The upcoming COP28 in Dubai is stirring controversy as Sultan Al Jaber, the CEO of Abu Dhabi National Oil Company (ADNOC) and the President of COP28, has come under scrutiny for his stance on climate action. Critics argue that Al Jaber’s priorities lie in the fame associated with his role rather than earnestly addressing the climate agenda due to his home country, the United Arab Emirates (UAE), being a major oil producer.
Al Jaber’s recent statements have raised eyebrows, as he urged governments attending COP28 to abandon what he referred to as “fantasies” about transitioning to new energy systems and dismissed discussions about phasing out fossil fuels as a “trap of division.” This stance has drawn criticism, with many asserting that addressing climate change necessitates bold action and international cooperation, not dismissive rhetoric.
Despite his acknowledgment of the inevitability of phasing out fossil fuels, Al Jaber appears to shift the responsibility onto consumers, emphasizing that “it’s the consumer who contributes to increasing CO2 emissions, not the producer.” This approach echoes a familiar strategy employed by fossil fuel companies, diverting blame away from the industry and its enablers and placing the onus on individuals.
The heart of the controversy lies in the fact that ADNOC, among all oil and gas companies, is poised to become the second-largest expander of oil and gas extraction in the near future. This starkly contrasts the projections from the International Energy Agency, which clearly indicate that peak fossil fuel production is rapidly approaching.
Furthermore, the UAE is part of a group of 20 countries that bear significant responsibility for nearly 90% of carbon dioxide pollution stemming from new oil and gas extraction projects between 2023 and 2050. Critics argue that this glaring contradiction highlights the UAE’s inadequate commitment to phasing out fossil fuels.
While the COP28 presidency has been vocal about its ambition to triple renewable energy by 2030, critics emphasize that an increase in renewable energy does not equate to a substantial phase-out of fossil fuels. The UAE has made significant strides in renewable energy development but has simultaneously expanded its fossil fuel capacity, undermining the global climate effort.
To effectively combat climate change and limit global warming to 1.5°C, experts emphasize that targets for phasing out fossil fuels, as established by the International Energy Agency and the Intergovernmental Panel on Climate Change (IPCC), must go hand in hand with renewable energy and energy efficiency objectives. They argue that all these targets are attainable at COP28, and the international community must act decisively to achieve them.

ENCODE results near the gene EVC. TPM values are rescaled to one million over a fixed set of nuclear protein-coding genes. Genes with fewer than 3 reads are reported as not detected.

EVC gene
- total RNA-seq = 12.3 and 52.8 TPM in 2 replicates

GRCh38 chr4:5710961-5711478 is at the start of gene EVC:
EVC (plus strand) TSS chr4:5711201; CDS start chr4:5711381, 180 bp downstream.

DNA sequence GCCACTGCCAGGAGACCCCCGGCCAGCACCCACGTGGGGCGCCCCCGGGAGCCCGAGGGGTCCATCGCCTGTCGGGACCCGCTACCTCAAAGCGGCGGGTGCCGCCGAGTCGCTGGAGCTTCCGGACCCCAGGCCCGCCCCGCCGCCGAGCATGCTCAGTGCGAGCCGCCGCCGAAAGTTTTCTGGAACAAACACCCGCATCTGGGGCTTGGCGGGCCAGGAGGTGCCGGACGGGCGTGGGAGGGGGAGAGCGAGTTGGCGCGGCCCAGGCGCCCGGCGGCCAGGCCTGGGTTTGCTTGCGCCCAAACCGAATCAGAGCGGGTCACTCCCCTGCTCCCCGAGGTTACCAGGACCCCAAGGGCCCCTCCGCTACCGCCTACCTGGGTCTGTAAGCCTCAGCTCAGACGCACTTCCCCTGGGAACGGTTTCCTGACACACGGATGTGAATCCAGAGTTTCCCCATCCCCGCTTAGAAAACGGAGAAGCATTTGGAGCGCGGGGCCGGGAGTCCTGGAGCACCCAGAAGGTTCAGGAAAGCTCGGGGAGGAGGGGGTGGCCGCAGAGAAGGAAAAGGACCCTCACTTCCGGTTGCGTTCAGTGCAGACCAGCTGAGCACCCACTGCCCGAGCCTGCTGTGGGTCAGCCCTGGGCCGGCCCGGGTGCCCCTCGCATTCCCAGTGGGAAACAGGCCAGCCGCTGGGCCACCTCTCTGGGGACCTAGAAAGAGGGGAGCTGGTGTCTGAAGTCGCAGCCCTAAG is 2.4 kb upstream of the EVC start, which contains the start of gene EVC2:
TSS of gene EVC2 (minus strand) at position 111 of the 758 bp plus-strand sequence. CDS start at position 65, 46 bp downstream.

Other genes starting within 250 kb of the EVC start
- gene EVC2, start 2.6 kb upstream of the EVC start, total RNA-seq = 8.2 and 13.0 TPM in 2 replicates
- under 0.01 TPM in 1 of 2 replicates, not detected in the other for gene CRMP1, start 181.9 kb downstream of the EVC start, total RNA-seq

Romain Ioualalen, the Global Policy Lead at Oil Change International, emphasized the urgency of the situation. He noted that at COP27, a coalition of 80 countries pushed for an agreement to phase out fossil fuels rapidly, equitably, and with proper funding. Ioualalen stressed that the success of COP28 should be measured by countries’ commitment to ending fossil fuel expansion and implementing a just and equitable phase-out facilitated by necessary funding for tripling renewable energy and doubling energy efficiency.
According to experts, the stark reality is that the era of fossil fuels is ending, as both the International Energy Agency and the IPCC concur. However, Al Jaber’s characterization of the science-backed demand to phase out fossil fuels as a “fantasy” raises questions about his commitment to the 1.5°C limit. Critics argue that ADNOC’s financial interests may drive his stance more than the imperative to address the existential climate crisis.
The focus, they contend, should be on implementing decisive actions rather than delaying the phase-out of all fossil fuels by relying on unproven technologies such as abatement and carbon capture and storage. COP28 presents a critical juncture for global leaders to show their dedication to averting the worst consequences of climate change through a managed, planned decline of fossil fuel production.
As the world watches, the question remains: is Al Jaber committed to a successful COP28 or primarily concerned with ADNOC’s bottom line? The urgency of the climate crisis demands answers.